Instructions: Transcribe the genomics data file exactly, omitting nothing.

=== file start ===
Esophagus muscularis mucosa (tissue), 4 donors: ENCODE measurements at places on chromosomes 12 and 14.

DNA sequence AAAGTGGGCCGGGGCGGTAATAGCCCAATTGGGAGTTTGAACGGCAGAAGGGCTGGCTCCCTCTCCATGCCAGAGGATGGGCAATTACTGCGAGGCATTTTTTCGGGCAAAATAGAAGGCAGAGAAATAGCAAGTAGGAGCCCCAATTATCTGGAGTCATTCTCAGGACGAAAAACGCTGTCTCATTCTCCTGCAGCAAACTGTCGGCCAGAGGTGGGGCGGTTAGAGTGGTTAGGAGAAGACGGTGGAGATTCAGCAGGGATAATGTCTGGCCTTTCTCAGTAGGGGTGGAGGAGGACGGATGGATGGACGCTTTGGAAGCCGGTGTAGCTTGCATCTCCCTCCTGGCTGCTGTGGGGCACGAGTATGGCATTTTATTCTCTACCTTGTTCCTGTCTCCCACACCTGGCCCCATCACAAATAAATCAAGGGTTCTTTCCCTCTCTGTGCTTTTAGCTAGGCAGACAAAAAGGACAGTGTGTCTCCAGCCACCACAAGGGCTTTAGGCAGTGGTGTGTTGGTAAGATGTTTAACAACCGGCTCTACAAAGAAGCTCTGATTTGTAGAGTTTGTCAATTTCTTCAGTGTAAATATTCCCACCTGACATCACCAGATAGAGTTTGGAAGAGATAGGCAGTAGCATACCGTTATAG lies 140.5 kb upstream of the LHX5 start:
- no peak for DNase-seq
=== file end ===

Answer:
Esophagus muscularis mucosa (tissue), 4 donors: ENCODE measurements at places on chromosomes 12 and 14.

DNA sequence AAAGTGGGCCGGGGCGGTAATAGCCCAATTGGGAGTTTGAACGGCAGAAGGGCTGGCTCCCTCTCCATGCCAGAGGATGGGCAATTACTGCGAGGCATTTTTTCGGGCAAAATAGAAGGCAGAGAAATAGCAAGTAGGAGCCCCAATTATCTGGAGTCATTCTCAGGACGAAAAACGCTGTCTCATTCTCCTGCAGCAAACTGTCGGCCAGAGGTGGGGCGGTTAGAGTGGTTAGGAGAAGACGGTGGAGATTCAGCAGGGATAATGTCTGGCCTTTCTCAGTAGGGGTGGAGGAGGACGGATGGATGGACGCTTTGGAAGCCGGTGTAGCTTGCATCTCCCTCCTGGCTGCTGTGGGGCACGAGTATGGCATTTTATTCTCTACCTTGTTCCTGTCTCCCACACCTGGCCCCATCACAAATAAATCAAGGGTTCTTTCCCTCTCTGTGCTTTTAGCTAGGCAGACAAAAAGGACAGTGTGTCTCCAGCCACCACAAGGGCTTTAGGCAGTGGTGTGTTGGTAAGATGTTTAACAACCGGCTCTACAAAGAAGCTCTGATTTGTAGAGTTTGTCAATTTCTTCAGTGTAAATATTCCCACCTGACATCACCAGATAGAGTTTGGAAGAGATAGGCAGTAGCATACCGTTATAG lies 140.5 kb upstream of the LHX5 start:
- no peak for DNase-seq